Yampa Valley Medical Center withdraws from police station real estate talks | SteamboatToday.com

Yampa Valley Medical Center withdraws from police station real estate talks

Traffic moves through the intersection of Pine Grove Road and Central Park Drive. The site owned by Yampa Valley Medical Center is one of three that the Steamboat City Council has directed city staff to investigate to possibly build a new police station.
Scott Franz

— Yampa Valley Medical Center no longer is entertaining a proposal to allow the city of Steamboat Springs to build a new police station on the hospital’s lot at Pine Grove Road and Central Park Drive.

The decision, caused in part by the hospital’s hesitancy to give away half of a lot it intends to build on someday, leaves the city without one of its top two potential building sites for the station.

It also could delay the council’s consideration of building locations and a public discussion about the design of the station until at least January.

Since February, the city has been talking to the hospital about the possibility of co-developing the hospital’s site in a deal that the city and the hospital initially thought could offer benefits to both sides and save them development costs.

The hospital site was the only site on the city’s list of 29 vetted building locations that the city did not list any “cons” for.

However, hospital CEO Frank May said Monday that he and the hospital’s board of trustees decided to withdraw from the talks because the deal morphed into more of a real estate transaction than a plan focused on the hospital’s mission statement to provide quality health care for the community.

He said the hospital’s future growth also was a factor in the decision.

“We’re still trying to figure out what the best possible use of that space is going to be,” May said. “Just knowing that health care is changing and growing, it’s nice to have some additional space to use in the future. With the deal we were talking about with the city, about half of that lot was going to be used for the police station. We just didn’t know if that was going to be the best thing for the community long term with the health care needs we have.”

The decision to withdraw from the talks was made by the hospital’s board of trustees Thursday evening. Their meetings are not public.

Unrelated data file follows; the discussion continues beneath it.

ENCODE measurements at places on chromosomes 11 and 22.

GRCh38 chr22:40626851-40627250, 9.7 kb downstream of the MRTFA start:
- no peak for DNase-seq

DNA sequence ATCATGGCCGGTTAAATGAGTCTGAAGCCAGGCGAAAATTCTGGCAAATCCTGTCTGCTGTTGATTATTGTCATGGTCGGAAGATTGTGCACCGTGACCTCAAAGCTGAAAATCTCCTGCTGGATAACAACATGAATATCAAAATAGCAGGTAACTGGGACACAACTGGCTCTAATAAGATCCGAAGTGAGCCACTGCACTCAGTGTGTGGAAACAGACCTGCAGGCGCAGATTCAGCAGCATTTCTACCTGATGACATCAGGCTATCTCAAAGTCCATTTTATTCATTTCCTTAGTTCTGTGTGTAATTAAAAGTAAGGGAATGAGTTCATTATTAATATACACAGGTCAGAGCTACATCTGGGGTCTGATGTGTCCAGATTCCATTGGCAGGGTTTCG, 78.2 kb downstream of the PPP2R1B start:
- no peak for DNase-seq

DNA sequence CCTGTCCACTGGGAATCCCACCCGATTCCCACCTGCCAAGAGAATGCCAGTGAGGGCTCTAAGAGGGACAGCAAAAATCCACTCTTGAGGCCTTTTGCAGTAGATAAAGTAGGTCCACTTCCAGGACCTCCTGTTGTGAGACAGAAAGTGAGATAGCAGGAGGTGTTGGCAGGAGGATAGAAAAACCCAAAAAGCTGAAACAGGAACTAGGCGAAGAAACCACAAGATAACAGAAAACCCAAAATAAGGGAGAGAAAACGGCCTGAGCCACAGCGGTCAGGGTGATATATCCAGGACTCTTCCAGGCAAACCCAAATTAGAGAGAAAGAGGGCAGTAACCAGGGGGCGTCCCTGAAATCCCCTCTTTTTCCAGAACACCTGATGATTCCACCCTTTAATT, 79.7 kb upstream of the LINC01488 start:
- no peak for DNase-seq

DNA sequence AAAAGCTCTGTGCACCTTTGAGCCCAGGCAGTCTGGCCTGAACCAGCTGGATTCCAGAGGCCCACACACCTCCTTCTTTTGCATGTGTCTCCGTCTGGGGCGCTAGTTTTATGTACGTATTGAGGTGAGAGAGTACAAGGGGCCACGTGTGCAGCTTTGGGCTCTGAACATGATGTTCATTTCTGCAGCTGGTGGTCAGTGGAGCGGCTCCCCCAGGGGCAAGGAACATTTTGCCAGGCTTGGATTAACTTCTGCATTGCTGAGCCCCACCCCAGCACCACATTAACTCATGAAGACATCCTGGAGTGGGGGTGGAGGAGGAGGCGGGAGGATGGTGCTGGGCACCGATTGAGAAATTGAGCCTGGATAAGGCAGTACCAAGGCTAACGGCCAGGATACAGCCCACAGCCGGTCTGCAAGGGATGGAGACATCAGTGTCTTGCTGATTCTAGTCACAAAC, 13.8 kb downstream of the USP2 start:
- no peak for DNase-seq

The council was scheduled to meet Tuesday night in executive session to discuss the possible purchase of a building site and to talk about the design of the station during a public presentation.

The hospital’s withdrawal threw a wrench in the plan.

City Manager Deb Hinsvark emailed the City Council on Friday morning announcing the hospital’s withdrawal from the process and the abrupt removal of the police station discussions from Tuesday’s agenda.

In addition to the YVMC site, the other sites the city has been vetting to bring to the council for consideration include a site on U.S. Highway 40 just south of the Hampton Inn and a site called Fox Creek just behind Western Convenience on Hilltop Parkway.

Hinsvark suggested last week the cost of the Fox Creek site could keep it from being selected.

She identified the hospital site and the Hampton Inn site as still being in the running.

Hinsvark said Monday that despite the latest real estate developments, city staff is moving ahead with the project and wants to discuss it with the council in January.

She called the recent development with the hospital disappointing but understandable.

“The hospital has to do what they think is best for them,” Hinsvark said. “I can’t argue with that. “

She said the city still has other properties to explore and it may consider reopening the search and looking at other sites if needed.

Council members had different reactions to the removal of the police station discussion from Tuesday’s agenda.

Council President Bart Kounovsky sounded unfazed by the development and said he was confident the proposal would come back to the council after the first of the year.

Council member Scott Ford said he was concerned that it now appears the council will have only one viable building location to choose from.

“I will struggle if all we have left is one site for the police station,” Ford said.

Ford said he wanted the council to still discuss the project Tuesday, calling its removal from the agenda “disappointing.”

He added he thought the latest developments could create an opportunity for the city and the council to hit “reset” on the project.

He suggested the city look into the possibility of bringing on a buyer’s agent and also giving the public more time to get involved and engaged with the project.

Council members have held a variety of opinions about the police station, with only slim majorities agreeing on topics as important as what building locations to look at and how involved the city’s police chief should be in the project.

In a 3-2 vote in June, the council voted to identify the current three top building locations.

Reisman and council members Scott Myller and Walter Magill favored the list of three preferred building locations and kept city staff moving ahead on the police station project.

Council members Sonja Macys and Ford did not support the list of preferred sites and questioned the timing of the discussion.

Kounovsky and council member Tony Connell did not participate in the site discussion because they each had business connections to some of the potential building locations. Connell is chairman of the hospital’s board of trustees.

The city has been pursuing a new police station to replace its cramped station on Yampa Street for more than two years.

To reach Scott Franz, call 970-871-4210, email scottfranz@SteamboatToday.com or follow him on Twitter @ScottFranz10

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